IVCRC Highlights Valuable Student Resources


Hector Sanchez Castaneda
Isla Vista Beat Reporter
Photo by Candice Ge, Staff Photographer

The Isla Vista Community Relations Committee (IVCRC) hosted the first ever IV Resource Fair on Sat., Nov. 7 at the Pardall Center. The fair aimed to provide students and community members with a space to talk about their needs in an ever-changing society.

“The objective of the Resource Fair is to educate and to show people what is available to them,” third year art and sociology double major and IVCRC External Chair Aimee Hanna said. “That’s why we brought the [Associated Students] Food Bank out here. The Food Bank brought food for 200 people today so that we could feed as [many] people as possible with basic fresh veggies [like] carrots, zucchinis [and] potatoes.”

The Food Bank was stationed inside the Pardall Center during the fair, and was giving out fresh produce, seasoning and snacks for those who acquired five stamps from the different organizations located outside in the parking lot. At the end of the day, the stamps were disregarded and you could get as much produce as you wanted due to the amount of leftover food.

“The objective of the Resource Fair is to educate and to show people what is available to them,” Hanna said.

“A lot of people don’t really know the resources that they have, or even if they do know they don’t really utilize them, from my perspective,” third year psychology and sociology double major and IVCRC Internal Chair Tai Kang said. “By having all these resources in one place in the public, and [by] really trying to interact with the students and the larger community, we’re really trying to foster and nurture these students.”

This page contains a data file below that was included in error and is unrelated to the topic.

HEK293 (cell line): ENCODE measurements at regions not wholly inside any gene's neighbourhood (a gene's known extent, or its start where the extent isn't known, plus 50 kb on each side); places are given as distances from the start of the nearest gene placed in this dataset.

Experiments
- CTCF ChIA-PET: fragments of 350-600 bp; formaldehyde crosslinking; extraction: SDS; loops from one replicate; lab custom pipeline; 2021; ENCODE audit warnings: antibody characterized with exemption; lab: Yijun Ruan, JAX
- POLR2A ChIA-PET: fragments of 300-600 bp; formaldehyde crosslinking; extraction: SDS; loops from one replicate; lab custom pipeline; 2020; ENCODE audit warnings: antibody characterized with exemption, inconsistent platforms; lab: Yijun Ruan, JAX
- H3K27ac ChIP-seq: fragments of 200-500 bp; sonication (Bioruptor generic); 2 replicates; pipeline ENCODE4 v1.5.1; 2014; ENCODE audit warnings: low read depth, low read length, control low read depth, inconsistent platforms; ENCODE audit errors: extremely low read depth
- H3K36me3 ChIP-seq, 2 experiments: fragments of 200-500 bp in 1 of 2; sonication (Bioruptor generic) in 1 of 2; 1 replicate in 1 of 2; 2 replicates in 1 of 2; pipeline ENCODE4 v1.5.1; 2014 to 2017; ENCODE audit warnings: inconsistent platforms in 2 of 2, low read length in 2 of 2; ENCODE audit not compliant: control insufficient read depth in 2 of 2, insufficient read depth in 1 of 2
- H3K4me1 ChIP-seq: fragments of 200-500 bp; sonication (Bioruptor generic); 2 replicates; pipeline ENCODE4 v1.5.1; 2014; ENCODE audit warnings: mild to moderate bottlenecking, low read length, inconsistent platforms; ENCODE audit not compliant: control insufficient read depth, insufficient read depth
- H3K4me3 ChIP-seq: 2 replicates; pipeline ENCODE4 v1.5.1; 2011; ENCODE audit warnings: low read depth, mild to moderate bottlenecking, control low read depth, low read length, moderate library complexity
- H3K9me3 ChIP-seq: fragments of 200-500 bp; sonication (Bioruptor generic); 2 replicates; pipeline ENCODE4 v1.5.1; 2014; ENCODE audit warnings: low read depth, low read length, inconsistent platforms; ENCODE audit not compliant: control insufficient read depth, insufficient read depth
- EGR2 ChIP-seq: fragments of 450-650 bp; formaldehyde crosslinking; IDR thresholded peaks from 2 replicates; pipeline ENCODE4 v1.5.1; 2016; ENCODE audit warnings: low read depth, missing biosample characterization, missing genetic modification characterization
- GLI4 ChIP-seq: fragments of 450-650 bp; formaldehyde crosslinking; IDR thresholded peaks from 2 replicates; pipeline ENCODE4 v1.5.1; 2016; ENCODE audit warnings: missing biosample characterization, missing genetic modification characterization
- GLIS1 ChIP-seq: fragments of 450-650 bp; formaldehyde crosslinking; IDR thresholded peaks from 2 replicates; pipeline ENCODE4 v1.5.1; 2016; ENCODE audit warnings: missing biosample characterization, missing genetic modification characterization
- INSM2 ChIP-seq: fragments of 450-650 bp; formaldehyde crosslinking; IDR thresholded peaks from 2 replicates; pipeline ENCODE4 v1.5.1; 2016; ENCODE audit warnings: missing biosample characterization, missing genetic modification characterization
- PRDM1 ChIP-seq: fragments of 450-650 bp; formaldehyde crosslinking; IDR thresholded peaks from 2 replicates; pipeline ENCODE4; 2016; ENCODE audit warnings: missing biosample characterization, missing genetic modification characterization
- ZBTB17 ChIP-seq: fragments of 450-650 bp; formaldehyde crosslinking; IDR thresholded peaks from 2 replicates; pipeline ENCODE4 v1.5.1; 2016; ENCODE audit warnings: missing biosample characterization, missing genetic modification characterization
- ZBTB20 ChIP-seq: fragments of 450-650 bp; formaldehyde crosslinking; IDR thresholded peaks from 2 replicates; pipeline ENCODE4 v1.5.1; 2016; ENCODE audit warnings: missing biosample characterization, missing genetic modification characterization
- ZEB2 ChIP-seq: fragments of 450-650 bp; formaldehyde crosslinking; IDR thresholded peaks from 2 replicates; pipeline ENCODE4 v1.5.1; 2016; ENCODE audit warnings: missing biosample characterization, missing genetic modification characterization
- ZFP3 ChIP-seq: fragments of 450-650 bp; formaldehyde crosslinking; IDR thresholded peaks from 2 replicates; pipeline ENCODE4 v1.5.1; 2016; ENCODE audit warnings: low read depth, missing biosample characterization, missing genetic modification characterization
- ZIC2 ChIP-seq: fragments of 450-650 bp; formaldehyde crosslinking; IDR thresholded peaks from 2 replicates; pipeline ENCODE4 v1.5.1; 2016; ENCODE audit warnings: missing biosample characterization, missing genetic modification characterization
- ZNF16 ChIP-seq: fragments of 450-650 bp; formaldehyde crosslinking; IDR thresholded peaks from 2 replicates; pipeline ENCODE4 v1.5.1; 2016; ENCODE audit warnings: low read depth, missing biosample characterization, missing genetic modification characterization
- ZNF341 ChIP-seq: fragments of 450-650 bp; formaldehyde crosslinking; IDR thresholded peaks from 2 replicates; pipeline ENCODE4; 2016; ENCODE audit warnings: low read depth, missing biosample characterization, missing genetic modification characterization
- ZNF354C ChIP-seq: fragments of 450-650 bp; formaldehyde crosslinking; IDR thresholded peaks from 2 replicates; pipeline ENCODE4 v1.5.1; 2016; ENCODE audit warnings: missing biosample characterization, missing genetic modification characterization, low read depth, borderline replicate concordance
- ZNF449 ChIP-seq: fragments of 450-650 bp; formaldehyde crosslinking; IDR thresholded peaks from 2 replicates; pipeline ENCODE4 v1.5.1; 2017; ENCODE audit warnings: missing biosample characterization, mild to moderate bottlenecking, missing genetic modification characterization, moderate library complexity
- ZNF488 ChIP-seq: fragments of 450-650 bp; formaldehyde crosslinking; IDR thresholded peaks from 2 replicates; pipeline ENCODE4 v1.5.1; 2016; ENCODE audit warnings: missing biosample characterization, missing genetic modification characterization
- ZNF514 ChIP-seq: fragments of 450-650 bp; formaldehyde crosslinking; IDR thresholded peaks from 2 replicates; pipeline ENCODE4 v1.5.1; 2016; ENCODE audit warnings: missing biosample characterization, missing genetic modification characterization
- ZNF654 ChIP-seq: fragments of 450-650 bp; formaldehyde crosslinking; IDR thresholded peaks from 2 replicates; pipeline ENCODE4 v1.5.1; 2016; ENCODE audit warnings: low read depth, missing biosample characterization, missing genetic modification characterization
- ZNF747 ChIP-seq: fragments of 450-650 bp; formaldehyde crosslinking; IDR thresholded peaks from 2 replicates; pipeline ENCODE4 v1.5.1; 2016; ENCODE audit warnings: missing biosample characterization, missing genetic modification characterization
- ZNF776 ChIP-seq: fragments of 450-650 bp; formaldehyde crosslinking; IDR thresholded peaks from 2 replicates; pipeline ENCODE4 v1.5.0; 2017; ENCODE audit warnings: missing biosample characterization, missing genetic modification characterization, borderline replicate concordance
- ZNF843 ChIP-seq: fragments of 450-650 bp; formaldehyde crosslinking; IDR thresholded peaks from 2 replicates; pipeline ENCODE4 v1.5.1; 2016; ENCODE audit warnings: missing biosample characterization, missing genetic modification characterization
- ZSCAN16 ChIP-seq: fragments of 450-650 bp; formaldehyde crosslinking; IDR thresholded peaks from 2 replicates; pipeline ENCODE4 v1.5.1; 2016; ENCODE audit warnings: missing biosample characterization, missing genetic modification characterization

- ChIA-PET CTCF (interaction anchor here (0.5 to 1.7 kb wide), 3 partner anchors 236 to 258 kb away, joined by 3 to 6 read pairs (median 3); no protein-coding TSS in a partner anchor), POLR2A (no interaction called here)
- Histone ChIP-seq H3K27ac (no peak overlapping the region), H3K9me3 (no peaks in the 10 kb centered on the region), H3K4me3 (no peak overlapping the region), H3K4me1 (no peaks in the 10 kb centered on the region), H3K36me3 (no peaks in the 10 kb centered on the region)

One of the issues Kang wants the fair to tackle is the notion that asking for food is something to feel ashamed of.

“It’s perfectly fine to go use these resources — in fact they should be because a lot of it comes out of their student fees,” Kang said. “For example, the Food Bank. A lot of people don’t go to the Food Bank [because] it’s too far or something. But now the Food Bank is in Pardall Center. The destigmatization of the use of food banks and food pantries — people have this negative idea that ‘If I use the food bank … that’ll put [out] this negative image that I’m poor or something.’ It’s a shame [because] everyone pays for it out of their student fees, and there’s no reason why you shouldn’t be able to use it or be afraid to use it.”

Some of the organizations outside of the Pardall Center participating in the fair were the IV Recreation and Parks District Adopt-a-Block Program, Life of the Party and IV Tenants Union.

“This year we’ve been working very closely with the Food Bank,” Hanna said. “This IV Resource Fair stemmed from conversations with the Food Bank. So we’re going to try to have a Resource Fair either on a bi-monthly or quarterly basis.”

The Food Co-Op gave out free cookbooks, coupons and chocolate to attendees. They are also working on making their prices more affordable; cheaper than Trader Joe’s, according to Hanna.

An open mic was set up for anyone interested in performing. Several bands and individuals took advantage of the opportunity and provided entertainment for the fair’s crowd and passersby.

“We want to represent the underrepresented,” Hanna said.

Hanna and Kang expressed their gratitude to AS Food Bank Staff Supervisor and Advisor Tuyen Nguyen, calling her their inspiration for this event.

Hector is from Ensenada, Mexico, and is currently a sophomore majoring in English. After beginning as a staff writer his first year, Hector became Isla Vista Beat reporter. If he isn't reading a book or re-watching episodes of Breaking Bad, he's probably writing about Isla Vista.